You may want to contact the National Association of Personal Financial Advisors (NAPFA) at www.napfa.org (888-333-6659), the Institute of Certified Financial Planners (888-806-7526), or the Financial Planning Association at www.fpaforfinancialplanning.org (800-322-4237) for some suggestions. It is important to interview several potential advisors before choosing one. Look for someone who is realistic, doesn’t promise too much and asks how much risk the potential client is or is not comfortable with. Ask the planner how he or she gets paid. “Fee only” planners charge a flat hourly fee and do not receive commissions from products they recommend. Commission-based planners earn commissions on the investments they sell and may have a bias.

3. Are you struggling with prescription drug costs?

It is not unusual for an older woman to have thousands of dollars in annual prescription drug costs. Health care expenses are a major cause of depleted financial resources for older women as well as a cause of ill health because people put off getting medical care. Every day there are older people who are choosing between their medicine or other health care expenses and food or rent.

Medicare Part D.
Medicare Part D offers coverage for a portion of a senior’s prescription drug costs, but even with this coverage, there can be significant out-of-pocket costs. Enrolling in Part D of Medicare is optional, and seniors with other choices should weigh the pros and cons of each option and choose carefully. (Some of the Medicare Part C plans, called Medicare Advantage, and some of the HMOs that take Medicare patients have prescription drug coverage.) Private companies administer Part D plans, and seniors who opt for this coverage pay a deductible, premiums and co-payments. Total costs vary by plan. Each of the private plans decides which drugs they will cover, and may make changes within 60 days’ notice. Seniors are permitted to change plans only once a year.

Medicare Part D also provides extra help with the Low Income Subsidy (LIS), for beneficiaries with low incomes and assets. If your mother or grandmother is 65, not currently married or not living with a spouse, and her savings, investments, and real estate are not worth more than $12,510, she may be eligible. If she is married and living with her spouse, the limit is $25,000. The level of assistance will vary depending on your loved one’s financial status. (Note: Not counted in the dollar limits are the home she lives in, her care, personal possessions, burial plots or irrevocable burial contracts.)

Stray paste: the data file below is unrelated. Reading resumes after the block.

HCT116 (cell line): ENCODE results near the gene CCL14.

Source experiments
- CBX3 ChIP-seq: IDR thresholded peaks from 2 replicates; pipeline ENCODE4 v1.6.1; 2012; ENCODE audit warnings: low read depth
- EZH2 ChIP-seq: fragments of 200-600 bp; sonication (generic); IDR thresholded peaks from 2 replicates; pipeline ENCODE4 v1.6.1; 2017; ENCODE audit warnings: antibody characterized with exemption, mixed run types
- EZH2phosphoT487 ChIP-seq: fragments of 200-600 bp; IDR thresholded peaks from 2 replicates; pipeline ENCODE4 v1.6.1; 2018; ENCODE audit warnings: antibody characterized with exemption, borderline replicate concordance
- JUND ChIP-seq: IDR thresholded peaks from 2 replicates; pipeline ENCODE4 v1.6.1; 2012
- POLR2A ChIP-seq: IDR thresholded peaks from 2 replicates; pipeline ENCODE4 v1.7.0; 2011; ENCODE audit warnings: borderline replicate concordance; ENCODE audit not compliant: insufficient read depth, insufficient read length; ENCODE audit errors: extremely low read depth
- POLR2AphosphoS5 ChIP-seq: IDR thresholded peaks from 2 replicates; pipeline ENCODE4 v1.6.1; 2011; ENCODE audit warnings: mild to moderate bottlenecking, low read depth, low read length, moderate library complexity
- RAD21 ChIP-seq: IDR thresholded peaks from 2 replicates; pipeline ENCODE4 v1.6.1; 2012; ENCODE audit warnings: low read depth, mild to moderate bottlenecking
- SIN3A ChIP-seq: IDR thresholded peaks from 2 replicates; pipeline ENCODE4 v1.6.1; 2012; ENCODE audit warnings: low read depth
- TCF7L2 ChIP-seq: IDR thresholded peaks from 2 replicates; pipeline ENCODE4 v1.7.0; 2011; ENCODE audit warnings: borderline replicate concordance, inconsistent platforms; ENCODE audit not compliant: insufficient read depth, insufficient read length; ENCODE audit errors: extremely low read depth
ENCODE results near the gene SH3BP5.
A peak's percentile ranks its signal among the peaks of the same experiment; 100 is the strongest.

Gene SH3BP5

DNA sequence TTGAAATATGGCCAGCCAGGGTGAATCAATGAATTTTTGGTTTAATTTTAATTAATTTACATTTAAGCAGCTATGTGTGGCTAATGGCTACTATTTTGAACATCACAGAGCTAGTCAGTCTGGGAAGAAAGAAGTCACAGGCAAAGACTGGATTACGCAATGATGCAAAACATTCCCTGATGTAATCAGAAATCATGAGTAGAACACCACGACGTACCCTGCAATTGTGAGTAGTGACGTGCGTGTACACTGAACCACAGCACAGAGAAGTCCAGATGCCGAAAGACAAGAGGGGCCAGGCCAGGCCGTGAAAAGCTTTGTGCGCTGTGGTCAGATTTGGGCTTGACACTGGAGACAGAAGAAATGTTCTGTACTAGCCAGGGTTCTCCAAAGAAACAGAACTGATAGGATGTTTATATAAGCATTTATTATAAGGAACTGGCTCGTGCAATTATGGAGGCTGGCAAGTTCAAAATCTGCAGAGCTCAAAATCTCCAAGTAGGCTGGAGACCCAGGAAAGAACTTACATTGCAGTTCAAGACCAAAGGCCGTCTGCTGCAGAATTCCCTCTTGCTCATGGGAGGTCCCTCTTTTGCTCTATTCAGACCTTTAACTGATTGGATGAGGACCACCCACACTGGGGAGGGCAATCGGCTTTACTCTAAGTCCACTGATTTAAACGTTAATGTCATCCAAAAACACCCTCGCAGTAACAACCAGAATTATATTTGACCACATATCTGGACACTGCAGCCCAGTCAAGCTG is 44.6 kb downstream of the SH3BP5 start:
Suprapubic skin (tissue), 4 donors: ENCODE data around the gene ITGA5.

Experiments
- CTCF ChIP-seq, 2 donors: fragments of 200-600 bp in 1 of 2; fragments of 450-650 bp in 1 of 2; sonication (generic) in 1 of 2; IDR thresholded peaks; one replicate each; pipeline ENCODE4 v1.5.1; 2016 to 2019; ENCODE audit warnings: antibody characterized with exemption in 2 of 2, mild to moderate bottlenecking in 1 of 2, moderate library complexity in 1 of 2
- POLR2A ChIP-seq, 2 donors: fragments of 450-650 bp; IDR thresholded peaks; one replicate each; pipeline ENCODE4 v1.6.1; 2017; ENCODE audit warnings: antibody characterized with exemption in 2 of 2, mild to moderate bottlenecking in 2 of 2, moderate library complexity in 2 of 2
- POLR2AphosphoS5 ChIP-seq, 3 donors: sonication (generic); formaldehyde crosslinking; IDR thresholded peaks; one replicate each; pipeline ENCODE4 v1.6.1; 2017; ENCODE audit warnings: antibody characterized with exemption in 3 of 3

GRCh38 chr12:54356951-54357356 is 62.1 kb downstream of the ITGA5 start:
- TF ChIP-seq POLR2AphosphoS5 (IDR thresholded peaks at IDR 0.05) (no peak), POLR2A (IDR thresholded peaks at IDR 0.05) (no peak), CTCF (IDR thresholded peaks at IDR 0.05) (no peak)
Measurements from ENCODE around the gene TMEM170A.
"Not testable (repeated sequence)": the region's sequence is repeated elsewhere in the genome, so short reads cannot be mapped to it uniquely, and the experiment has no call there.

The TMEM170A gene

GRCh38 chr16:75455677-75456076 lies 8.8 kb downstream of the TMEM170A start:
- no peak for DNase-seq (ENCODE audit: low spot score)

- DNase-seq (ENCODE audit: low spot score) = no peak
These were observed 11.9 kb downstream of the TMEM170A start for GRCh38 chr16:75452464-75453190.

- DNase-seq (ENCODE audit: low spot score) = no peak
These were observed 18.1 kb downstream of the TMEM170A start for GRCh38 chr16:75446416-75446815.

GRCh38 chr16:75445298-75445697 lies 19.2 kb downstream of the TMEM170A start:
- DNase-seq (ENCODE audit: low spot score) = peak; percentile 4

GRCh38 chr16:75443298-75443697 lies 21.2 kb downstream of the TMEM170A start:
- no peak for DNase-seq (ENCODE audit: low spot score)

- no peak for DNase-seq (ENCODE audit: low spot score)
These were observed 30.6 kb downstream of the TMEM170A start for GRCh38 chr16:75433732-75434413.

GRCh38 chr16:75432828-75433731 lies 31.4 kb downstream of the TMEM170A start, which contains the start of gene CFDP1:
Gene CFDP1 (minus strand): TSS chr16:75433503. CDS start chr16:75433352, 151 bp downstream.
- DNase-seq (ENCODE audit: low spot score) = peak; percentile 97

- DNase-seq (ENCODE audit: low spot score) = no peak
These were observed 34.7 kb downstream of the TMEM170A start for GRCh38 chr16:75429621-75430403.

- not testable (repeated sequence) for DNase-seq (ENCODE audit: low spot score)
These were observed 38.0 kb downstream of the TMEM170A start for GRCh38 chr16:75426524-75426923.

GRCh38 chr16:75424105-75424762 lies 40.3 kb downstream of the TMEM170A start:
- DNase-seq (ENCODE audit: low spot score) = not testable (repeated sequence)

If your loved is covered under Medicaid, her prescription drug coverage will still come from Medicare.
Note: Some drugs that aren’t covered by Medicare may still be covered by Medicaid.

State Drug Assistance Plans. Some states offer help with drug plan premiums and/or other drug costs. You can find out if your State has a program by visiting the Department of Health and Human Services (HHS) State Pharmaceutical Assistance program site at: www.medicare.gov/spap.asp.

HMOs. You may want to suggest that your family member consider investigating whether there is a high-quality HMO or managed care plan in her area that accepts Medicare patients. Medicare pays for managed care and HMO coverage, and sometimes HMOs include prescription drug benefits. Note: Do not assume that because the provider is an HMO that it has prescription drug coverage. Be sure to check.

Pharmaceutical Company Assistance Plans.
Many of the major drug manufacturers offer assistance programs to people enrolled in Medicare Part D. You can find out whether a Patient Assistance Program is offered by the manufacturers of the drugs your mother or grandmother takes by going to the HHS Pharmaceutical Assistance Program site at: www.medicare.gov/pap/index.asp.

National and Community-Based Charitable Programs.
National and community-based charitable programs (such as the National Patient Advocate Foundation or the National Organization for Rare Disorders) may have programs that can help your loved one with her prescription drug costs. Information on programs in your area is available on the HHS Benefits Checkup website at www.benefitscheckup.org.

For more consumer information on Medicare prescription drug coverage, state, and private prescription drug plans go to: www.medicare.gov.

4. Are you getting all the medical care you need?
In addition to the burden of prescription drug coverage, many women are skipping important preventive or other medically necessary care because they can't afford the out-of-pocket costs in Medicare. If your mother or grandmother is not receiving all the care she needs, including regular check-ups, she is jeopardizing her health. Medicare covers a range of preventive services such as pap smears, mammograms and colorectal screening. For more information about what is covered, go to the National Council on Aging sponsored website at www.mymedicarematters.org.